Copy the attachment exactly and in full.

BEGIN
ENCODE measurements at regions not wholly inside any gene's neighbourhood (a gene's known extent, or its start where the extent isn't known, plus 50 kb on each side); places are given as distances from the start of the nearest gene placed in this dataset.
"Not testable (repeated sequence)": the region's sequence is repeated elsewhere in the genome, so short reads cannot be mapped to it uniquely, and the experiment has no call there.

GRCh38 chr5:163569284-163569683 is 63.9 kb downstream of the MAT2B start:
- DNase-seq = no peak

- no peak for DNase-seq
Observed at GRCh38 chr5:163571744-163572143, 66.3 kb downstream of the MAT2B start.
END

ENCODE measurements at regions not wholly inside any gene's neighbourhood (a gene's known extent, or its start where the extent isn't known, plus 50 kb on each side); places are given as distances from the start of the nearest gene placed in this dataset.
"Not testable (repeated sequence)": the region's sequence is repeated elsewhere in the genome, so short reads cannot be mapped to it uniquely, and the experiment has no call there.

GRCh38 chr5:163569284-163569683 is 63.9 kb downstream of the MAT2B start:
- DNase-seq = no peak

- no peak for DNase-seq
Observed at GRCh38 chr5:163571744-163572143, 66.3 kb downstream of the MAT2B start.